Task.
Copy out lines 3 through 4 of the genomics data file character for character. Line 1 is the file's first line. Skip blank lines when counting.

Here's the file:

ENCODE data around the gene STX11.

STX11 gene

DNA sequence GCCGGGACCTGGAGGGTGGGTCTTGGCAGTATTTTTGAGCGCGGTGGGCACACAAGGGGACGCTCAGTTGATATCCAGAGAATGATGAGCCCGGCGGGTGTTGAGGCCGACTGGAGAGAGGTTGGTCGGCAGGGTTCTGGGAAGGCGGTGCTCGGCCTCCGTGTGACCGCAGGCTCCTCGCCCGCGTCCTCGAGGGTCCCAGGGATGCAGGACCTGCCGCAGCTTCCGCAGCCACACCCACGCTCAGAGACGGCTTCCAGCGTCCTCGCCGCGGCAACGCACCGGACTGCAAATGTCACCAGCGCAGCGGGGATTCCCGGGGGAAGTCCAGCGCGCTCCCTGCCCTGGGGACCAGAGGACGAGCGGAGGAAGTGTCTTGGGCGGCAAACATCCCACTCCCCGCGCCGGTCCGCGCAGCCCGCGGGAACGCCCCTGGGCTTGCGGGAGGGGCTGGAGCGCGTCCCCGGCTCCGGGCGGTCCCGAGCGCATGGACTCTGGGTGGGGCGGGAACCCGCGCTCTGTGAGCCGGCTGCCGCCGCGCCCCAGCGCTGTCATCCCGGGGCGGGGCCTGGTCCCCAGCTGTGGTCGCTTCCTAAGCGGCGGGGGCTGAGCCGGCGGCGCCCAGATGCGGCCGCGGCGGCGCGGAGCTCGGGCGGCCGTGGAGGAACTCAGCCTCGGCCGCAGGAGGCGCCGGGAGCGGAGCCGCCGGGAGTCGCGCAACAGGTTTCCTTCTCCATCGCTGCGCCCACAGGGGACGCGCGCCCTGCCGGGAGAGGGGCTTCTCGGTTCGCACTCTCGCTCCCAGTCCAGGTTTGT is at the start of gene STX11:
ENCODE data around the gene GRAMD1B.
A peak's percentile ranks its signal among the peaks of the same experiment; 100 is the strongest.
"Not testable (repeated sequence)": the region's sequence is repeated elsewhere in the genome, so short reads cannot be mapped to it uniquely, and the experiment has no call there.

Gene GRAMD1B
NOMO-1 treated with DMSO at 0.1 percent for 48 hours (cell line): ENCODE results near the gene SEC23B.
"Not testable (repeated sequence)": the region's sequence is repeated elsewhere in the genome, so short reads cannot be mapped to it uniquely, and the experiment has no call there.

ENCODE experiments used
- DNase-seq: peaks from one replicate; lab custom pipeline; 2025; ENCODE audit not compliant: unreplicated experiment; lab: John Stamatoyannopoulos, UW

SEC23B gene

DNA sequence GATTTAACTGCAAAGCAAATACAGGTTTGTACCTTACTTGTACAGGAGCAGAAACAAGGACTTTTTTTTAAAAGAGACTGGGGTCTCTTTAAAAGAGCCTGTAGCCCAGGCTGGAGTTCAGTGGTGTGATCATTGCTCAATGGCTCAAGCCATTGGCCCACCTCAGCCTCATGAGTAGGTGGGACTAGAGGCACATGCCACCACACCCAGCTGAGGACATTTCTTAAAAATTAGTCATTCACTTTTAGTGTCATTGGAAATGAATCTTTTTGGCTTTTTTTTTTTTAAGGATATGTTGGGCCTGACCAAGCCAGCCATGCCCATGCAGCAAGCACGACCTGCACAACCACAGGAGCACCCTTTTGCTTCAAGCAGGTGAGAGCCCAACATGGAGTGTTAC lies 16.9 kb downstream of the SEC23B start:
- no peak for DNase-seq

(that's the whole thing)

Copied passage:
DNA sequence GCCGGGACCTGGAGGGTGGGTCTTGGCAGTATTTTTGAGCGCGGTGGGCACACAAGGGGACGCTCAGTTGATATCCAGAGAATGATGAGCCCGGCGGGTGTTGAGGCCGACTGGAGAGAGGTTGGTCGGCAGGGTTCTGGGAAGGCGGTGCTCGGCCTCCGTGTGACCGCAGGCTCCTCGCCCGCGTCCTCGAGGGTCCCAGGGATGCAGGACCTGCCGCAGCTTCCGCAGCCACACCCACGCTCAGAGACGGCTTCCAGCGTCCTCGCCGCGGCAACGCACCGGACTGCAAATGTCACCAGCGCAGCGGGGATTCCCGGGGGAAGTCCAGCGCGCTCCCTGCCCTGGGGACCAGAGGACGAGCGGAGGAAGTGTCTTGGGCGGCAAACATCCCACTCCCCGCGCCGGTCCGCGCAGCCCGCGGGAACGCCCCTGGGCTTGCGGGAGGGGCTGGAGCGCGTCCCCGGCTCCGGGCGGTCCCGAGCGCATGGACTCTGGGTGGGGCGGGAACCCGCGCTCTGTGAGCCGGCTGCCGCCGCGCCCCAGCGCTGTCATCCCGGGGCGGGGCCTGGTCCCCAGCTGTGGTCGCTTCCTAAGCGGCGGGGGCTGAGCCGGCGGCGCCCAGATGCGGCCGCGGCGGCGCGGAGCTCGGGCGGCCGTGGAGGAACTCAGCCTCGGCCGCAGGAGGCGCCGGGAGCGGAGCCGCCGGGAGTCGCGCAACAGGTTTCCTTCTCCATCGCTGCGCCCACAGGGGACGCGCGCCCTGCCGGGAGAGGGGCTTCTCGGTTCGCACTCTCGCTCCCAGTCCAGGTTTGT is at the start of gene STX11:
ENCODE data around the gene GRAMD1B.